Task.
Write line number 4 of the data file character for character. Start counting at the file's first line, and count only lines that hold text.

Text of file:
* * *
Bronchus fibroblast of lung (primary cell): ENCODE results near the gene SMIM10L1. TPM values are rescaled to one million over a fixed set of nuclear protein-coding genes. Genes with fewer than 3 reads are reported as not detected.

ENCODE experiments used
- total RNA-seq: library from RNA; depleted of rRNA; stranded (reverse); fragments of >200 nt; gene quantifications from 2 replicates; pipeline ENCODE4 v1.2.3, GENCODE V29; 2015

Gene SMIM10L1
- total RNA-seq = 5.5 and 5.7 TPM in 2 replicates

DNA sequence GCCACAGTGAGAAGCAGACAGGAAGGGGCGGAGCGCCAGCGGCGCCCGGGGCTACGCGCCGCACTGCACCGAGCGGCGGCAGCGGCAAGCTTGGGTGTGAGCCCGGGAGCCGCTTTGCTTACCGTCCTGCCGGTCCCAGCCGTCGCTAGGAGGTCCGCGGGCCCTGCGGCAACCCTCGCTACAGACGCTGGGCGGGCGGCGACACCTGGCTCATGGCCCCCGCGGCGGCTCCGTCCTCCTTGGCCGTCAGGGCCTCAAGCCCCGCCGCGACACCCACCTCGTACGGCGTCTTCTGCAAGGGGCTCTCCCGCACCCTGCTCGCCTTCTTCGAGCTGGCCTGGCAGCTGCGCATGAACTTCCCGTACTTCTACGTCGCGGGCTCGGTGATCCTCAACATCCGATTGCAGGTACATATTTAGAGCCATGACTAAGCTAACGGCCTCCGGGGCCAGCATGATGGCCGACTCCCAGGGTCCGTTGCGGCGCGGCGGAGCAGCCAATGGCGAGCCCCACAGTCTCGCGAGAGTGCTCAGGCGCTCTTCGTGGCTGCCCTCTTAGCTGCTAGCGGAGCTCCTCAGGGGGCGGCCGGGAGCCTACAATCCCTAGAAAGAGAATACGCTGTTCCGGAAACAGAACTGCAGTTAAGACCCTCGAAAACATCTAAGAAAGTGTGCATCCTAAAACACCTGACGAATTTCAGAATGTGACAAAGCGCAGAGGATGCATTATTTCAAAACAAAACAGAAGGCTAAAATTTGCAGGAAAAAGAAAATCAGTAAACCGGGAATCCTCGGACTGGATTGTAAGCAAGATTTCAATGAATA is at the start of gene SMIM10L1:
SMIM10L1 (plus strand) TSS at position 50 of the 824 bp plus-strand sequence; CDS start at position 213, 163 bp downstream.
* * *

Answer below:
Gene SMIM10L1